The next day Claire’s father comes to the campus to meet her and is understandably stood up. He heads to the sorority house and reports her missing, at which point the girls and their housemother, Mrs. Mac (Marian Waldman), agree to help him locate her. The file a report with the police, led by Lt. Fuller (John Saxon), and Jess also wrangles in Claire’s semi-boyfriend, Chris (Art Hindle), who helps bolster the search by raising hell at the station. Jess, meanwhile, is having problems of her own after confessing to her boyfriend, Peter (Keir Dullea), she is pregnant. She wants an abortion; he is vehemently against it. Claire’s absence grows more concerning when another missing girl is found dead in a nearby park, prompting the cops to ramp up their efforts. The girls are being picked off one by one as the unseen assailant remains hidden in the attic, continuing his phone calls that come after each murder. The cops suspect Peter may be a person of interest, as his interactions with Jess have become increasingly aggressive, but everyone is in for a shock when a tap on the line reveals the true source of the calls – they are coming from within the house.

    With the film having been around for over forty years, and fans having been sold one “upgraded” home video version after the next, I suspect most readers are more interested in how Scream Factory’s Blu-ray stacks up against similar editions – which is basically my way of saying this review is a bit glib. For the uninitiated, however, let me say that I cannot overstate how exceptional Clark’s film is – never giving the killer an identity, an entire subplot concerning abortion, a palpable sense of grief for Claire’s father, a cast of interesting, unique people who don’t ever feel like archetypes, and a potentially downer of an ending. Some of his moviemaking tricks are brilliant, like the decision to create Billy’s voice from a combination of three different people (one a woman) and using interchangeable actors to portray the killer so you’re never quite sure who is in the attic. Carl Zittrer’s score is disorienting and minimal, making use of odd instrumentation to add extra unease; it also appears infrequently, giving the movie more of a real life quality. Black Christmas was a reasonable success upon release, more so commercially than critically, but time has been kind to this old gem and many now view it as an outright horror classic.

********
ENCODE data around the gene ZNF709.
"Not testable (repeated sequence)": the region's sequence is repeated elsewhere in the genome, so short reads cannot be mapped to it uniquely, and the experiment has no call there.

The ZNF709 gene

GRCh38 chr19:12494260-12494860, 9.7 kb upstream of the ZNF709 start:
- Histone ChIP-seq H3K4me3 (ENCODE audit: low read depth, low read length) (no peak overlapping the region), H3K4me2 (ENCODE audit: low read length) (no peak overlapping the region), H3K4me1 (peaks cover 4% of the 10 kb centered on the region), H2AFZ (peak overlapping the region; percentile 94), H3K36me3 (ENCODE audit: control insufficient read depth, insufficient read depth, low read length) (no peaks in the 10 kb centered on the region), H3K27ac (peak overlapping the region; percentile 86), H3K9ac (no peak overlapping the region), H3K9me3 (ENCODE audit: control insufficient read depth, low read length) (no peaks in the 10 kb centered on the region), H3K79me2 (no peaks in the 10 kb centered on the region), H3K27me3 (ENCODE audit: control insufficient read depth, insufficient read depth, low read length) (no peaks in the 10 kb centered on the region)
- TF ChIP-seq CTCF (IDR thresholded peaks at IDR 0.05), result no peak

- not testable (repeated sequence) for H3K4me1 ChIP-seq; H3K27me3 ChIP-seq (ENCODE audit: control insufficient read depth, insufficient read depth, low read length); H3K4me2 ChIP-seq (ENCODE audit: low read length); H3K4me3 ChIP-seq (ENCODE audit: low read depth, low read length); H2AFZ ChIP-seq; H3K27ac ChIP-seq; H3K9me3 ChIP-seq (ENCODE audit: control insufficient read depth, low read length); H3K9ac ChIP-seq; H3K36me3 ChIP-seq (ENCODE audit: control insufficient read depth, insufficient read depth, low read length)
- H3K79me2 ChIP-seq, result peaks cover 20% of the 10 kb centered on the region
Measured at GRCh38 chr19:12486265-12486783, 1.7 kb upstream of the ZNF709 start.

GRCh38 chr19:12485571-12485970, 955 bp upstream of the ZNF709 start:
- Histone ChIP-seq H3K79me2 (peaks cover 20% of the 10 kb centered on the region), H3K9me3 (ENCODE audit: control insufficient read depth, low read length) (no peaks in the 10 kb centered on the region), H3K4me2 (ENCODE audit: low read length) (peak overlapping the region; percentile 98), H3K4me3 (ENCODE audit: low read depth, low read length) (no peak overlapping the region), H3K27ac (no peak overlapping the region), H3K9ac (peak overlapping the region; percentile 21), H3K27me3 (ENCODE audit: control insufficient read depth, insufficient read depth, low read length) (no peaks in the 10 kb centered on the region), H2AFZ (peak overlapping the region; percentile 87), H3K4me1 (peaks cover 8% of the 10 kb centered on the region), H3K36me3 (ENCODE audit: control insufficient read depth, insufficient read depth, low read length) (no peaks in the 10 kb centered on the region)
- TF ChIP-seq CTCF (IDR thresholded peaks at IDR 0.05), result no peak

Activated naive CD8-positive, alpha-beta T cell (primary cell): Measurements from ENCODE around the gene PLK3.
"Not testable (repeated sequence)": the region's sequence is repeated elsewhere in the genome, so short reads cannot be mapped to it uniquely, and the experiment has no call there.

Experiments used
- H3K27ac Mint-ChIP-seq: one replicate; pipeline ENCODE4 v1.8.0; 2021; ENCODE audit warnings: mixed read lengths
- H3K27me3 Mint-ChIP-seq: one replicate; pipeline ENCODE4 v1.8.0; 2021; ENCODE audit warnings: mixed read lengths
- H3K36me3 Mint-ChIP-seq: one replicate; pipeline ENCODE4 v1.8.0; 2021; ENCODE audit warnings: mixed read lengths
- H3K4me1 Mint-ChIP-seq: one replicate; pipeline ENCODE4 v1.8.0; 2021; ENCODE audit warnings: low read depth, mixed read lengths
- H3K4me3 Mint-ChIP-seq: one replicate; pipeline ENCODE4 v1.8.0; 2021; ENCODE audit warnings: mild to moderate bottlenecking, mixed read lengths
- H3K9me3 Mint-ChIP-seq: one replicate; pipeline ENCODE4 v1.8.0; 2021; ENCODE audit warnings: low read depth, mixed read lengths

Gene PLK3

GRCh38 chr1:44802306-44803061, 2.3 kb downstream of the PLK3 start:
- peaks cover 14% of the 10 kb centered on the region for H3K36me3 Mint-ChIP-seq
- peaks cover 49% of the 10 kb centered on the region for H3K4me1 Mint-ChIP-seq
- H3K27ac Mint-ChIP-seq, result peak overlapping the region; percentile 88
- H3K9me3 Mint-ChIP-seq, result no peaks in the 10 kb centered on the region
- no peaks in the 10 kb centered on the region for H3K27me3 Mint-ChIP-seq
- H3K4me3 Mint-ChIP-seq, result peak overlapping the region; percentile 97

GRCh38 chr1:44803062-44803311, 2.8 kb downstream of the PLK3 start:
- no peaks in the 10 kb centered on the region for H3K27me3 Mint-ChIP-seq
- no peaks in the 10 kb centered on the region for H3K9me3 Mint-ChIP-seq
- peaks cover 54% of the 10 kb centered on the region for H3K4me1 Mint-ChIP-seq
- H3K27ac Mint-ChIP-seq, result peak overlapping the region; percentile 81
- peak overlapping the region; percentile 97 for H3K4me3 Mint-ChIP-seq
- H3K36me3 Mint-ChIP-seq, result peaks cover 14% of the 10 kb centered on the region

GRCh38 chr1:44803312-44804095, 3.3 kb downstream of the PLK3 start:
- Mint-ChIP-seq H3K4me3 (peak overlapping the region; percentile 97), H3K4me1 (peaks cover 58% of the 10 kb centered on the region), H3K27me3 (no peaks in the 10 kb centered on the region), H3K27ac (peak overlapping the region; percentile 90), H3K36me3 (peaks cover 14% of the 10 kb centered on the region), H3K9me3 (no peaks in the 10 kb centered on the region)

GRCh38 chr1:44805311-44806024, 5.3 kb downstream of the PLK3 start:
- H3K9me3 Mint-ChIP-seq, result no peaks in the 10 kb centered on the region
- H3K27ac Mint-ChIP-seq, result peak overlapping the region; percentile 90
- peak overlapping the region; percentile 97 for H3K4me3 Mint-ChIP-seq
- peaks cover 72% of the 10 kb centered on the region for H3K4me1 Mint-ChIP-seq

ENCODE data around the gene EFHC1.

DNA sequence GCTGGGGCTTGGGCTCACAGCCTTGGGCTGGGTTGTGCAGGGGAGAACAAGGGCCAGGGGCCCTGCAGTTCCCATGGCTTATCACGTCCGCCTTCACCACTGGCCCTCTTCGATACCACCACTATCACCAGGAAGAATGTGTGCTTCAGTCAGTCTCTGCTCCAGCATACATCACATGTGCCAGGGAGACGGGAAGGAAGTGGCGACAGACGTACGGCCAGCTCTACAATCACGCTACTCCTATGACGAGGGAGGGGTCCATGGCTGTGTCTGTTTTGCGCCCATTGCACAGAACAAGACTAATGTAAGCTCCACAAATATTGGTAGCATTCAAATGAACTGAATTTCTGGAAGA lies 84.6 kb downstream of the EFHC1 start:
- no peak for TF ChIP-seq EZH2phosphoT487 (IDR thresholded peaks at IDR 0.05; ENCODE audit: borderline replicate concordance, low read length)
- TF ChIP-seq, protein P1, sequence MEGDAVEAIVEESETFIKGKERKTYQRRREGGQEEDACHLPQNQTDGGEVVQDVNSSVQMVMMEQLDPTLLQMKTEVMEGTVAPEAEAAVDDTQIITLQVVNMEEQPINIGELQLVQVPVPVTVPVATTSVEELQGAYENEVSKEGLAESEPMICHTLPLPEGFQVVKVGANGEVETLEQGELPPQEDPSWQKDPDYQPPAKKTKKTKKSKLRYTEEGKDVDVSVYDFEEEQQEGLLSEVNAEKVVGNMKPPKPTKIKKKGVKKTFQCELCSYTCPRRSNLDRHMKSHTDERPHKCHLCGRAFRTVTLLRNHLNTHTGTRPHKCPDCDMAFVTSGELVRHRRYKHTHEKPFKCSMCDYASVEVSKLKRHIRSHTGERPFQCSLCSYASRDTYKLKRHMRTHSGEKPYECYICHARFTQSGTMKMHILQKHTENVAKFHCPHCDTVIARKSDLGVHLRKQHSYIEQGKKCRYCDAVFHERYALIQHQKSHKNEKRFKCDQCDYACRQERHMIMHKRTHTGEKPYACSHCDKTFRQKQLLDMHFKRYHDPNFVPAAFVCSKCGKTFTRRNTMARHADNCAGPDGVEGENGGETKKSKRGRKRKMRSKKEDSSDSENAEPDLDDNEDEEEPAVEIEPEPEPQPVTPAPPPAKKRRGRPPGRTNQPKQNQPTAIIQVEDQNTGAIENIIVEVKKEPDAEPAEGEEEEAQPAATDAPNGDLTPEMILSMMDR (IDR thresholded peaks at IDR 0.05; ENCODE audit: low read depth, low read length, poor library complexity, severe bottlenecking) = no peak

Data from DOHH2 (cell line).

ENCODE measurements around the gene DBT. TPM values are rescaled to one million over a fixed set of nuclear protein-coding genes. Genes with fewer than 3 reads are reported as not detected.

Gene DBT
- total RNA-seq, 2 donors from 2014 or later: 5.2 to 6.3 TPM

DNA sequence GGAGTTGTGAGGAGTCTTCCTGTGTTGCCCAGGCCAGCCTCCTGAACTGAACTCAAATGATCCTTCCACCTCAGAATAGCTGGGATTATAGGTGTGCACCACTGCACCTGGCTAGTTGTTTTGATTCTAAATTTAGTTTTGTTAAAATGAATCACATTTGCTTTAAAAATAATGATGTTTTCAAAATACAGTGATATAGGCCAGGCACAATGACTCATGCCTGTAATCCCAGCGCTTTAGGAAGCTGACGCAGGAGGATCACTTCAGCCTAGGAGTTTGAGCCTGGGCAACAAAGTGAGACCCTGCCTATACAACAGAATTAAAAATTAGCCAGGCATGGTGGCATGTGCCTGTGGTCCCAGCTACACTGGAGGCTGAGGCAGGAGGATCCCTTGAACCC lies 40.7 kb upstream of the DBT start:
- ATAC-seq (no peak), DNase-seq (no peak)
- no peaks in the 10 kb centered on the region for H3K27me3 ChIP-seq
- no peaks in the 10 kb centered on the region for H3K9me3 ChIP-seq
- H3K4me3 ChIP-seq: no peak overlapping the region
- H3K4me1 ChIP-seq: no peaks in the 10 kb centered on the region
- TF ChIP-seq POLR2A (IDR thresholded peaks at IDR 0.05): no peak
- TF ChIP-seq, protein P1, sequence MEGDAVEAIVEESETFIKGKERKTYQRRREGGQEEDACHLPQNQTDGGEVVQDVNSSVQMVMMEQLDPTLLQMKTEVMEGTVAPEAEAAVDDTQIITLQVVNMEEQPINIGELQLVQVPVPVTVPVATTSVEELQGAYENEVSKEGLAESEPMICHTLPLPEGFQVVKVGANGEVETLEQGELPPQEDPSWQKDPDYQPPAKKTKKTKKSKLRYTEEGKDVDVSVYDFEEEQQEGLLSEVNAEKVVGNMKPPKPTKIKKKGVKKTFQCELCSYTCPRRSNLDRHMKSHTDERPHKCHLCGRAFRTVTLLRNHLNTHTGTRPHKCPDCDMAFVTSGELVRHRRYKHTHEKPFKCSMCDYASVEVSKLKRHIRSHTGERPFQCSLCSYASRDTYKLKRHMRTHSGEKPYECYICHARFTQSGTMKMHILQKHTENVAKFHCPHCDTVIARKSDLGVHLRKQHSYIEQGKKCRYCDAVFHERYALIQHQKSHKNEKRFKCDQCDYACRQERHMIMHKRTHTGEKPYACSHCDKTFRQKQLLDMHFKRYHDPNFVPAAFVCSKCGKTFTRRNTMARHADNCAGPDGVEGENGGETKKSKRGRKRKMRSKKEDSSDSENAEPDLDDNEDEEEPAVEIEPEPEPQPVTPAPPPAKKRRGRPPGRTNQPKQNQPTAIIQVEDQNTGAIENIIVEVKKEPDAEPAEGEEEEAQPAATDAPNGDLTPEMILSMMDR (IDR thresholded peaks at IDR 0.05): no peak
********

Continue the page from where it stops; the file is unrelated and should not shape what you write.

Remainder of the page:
Hell, it was Elvis’ favorite Christmas movie.

    Cult label 101 Films is giving the film its U.K. debut, presenting a transfer that is nearly identical to the remastered version Scream Factory released last year in North America. That 1.85:1 1080p picture is very likely the best this film can and will ever look. Black Christmas has a long home video history of looking very grainy, murky, dulled, and soft. I can’t say the new disc’s results are far off that mark but there are clear improvements. For one, grain has been resolved in a tighter field that looks less “noisy” and more “grindhouse-y”; do not expect an image clear as a crystal unicorn by any means. There is still softness to many faces and objects though detail looks far better here than it ever has before. Colors are more vibrant, too. Black levels run on the hazy side but they’re more stable than ever. The only noticeable difference between the Scream Factory and 101 Films versions are the latter is a touch brighter, allowing for a little more detail to filter through.

    Audio is available via an English LPCM 5.1 surround sound track or a 2.0 stereo option. The multi-channel effort grants the unsettling soundtrack and Billy’s insane vocalizations more room to breathe, ratcheting up the creepiness thanks to the sense of immersion. Unlike the Scream Factory edition, the original mono track is not included.

    Only a handful of extra features have been included, all of which can be found on the Scream Factory edition, too.

    “Film and Furs: Remembering Black Christmas with Art Hindle” – Hindle, who still owns that jacket, talks about being a working actor in Canada when there wasn’t much work, as well as how he wound up auditioning for Clark for a different role.